This story has all the drama of a good western but none of the charade as usually seen in a gunfight. My great grandfather, who was an attorney in Dodge City before the turn of the century and a close acquaintance and lodge brother to Wyatt Earp, witnessed the last gunfight held on the illustrious Front Street in broad daylight.
His office was down town and so he was present when the feuding began on that day. We believe it to be somewhere around 1889 and it included two gentlemen who got in an argument at one of the local saloons. That in and of itself was not unusual but gunplay was. In fact, he told that most of the violence done there in Dodge was done by the local law enforcement and that included Wyatt Earp. The television and movie depictions are far from the truth of the actions of the sheriffs of that day. He related to his son and my dad that Wyatt was just a close shave ahead of the law himself and ran a lot of the corruption in town. The usual method of dealing with unruly people was to sneak up behind them and use a blackjack or pistol over their head. This caused many serious injuries and deaths to those arrested. He said that Wyatt was not dumb enough to get in gun fight when there were other methods to deal with criminals or drunks.
But back to the last gunfight. It seems that two men got into an argument and it escalated to the point that there were threats made. Both men went home and returned with their guns and proceeded to square off about 25 feet apart. Blazing away at one another, neither one could hit the other and so they soon ran out of ammunition. At that point, all the men poured out of the saloons and beat the men up severely and told them that if they ever returned they would be beat up again. So ended the last gunfight on Front Street.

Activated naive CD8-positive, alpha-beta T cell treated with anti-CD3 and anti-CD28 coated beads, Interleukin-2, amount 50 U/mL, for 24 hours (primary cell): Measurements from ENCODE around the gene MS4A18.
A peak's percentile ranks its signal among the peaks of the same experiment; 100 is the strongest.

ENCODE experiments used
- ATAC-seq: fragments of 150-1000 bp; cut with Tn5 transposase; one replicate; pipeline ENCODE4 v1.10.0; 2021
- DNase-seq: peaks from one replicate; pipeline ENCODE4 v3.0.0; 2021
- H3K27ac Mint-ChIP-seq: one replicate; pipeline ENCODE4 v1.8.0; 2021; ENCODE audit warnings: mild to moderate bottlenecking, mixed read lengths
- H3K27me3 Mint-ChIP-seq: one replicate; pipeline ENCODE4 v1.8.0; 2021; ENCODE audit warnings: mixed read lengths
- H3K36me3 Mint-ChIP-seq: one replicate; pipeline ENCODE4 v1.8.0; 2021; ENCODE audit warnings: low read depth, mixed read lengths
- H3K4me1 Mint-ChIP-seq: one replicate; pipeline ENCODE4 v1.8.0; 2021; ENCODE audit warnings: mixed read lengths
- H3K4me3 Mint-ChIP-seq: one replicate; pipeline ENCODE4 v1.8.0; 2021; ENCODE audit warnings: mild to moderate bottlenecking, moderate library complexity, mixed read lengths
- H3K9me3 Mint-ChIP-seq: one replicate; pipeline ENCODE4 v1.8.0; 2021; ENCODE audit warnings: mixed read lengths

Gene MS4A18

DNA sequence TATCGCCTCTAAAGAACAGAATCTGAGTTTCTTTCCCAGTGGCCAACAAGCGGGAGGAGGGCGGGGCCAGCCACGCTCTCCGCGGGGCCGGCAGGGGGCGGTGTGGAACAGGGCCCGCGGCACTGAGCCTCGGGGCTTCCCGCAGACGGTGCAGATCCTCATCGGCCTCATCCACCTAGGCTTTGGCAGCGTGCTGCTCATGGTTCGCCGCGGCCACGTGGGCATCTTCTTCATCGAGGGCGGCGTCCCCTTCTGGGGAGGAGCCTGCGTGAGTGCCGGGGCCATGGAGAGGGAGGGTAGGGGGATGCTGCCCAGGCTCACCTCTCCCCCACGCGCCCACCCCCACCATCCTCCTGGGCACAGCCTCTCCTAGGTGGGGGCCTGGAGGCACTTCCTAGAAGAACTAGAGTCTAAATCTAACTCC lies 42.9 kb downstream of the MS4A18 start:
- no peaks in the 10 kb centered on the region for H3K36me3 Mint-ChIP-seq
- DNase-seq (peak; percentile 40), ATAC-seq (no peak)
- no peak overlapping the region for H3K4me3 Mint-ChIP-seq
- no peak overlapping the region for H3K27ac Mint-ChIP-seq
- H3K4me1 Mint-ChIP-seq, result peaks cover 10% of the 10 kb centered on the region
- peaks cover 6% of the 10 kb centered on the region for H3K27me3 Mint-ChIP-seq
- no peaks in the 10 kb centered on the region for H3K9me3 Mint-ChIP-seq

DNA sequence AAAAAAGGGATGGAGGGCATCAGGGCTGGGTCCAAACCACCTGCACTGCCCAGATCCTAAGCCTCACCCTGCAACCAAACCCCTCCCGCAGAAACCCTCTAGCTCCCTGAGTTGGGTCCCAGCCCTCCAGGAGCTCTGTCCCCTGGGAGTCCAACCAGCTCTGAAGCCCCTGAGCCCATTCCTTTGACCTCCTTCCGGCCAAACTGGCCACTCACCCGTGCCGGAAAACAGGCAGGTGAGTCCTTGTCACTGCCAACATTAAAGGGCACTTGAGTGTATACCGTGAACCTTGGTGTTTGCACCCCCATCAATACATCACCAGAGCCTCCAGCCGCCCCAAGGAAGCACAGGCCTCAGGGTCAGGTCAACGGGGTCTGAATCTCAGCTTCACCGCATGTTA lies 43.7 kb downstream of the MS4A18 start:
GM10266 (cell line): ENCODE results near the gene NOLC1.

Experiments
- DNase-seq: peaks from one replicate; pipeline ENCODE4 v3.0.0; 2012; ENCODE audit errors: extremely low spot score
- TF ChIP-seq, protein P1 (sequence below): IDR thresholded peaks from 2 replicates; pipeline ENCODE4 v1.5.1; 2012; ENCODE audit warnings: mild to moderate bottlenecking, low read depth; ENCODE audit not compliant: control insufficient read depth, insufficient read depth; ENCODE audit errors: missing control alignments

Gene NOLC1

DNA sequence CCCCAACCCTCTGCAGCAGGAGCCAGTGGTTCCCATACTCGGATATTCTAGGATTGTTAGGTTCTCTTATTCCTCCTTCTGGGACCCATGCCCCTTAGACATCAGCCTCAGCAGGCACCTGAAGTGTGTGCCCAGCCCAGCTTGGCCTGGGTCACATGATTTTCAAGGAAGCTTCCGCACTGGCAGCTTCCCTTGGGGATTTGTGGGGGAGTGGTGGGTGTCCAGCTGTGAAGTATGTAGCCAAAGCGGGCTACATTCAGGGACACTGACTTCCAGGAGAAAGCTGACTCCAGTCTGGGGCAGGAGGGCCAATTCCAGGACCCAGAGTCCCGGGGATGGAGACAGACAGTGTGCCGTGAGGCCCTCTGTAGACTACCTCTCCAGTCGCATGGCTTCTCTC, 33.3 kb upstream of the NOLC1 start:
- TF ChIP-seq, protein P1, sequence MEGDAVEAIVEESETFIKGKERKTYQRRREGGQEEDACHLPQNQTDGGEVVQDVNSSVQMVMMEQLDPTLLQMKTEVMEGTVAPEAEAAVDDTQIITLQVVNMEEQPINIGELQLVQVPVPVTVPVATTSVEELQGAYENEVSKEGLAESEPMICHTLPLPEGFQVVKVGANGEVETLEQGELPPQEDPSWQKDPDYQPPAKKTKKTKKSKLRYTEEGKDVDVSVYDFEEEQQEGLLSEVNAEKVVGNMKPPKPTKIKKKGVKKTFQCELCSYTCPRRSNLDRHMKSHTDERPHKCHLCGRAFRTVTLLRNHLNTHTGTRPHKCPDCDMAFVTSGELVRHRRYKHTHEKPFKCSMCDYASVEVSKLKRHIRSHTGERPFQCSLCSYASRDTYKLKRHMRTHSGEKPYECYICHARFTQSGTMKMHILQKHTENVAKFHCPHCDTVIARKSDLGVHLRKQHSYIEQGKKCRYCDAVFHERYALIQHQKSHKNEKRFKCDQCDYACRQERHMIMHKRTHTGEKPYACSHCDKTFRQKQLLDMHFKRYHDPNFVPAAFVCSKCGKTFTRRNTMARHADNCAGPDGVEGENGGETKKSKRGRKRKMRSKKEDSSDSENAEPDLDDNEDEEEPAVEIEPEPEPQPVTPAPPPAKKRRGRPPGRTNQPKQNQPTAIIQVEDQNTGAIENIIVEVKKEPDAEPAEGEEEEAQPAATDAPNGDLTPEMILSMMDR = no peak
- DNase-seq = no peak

Some of the problem that day was most likely the drunken state of the men involved. And yet another reason their aim was so poor was most ppl of that day and age didn't really attend to proper cleaning of their guns and often times when needed for killing a snake or varmit, the guns had rusted shut. Some of that was due to the lack of good solvents and gun oils like we have today and some of it was just plain lack of a need for a gun.
The famous story bout the cowboy who saw a rattlesnake and drawing his gun from his pack, it refused to shoot. So he threw the gun at the snake and rode off. Anyone who has carried a pistol can tell you that riding a horse with a gun is not comfortable at all. And the rains and snows and dirt storms the average cowboy endured would have ruined any gun.
This is not to say there was not gunplay at times because we know there was. But most of that was back shooting as no smart man would let his enemy have any advantage. Shoot first and ask questions later was the motto of most of the lawmen of the day.
There was much violence in those days and it took a firm hand to calm that down and keep it from getting out of control.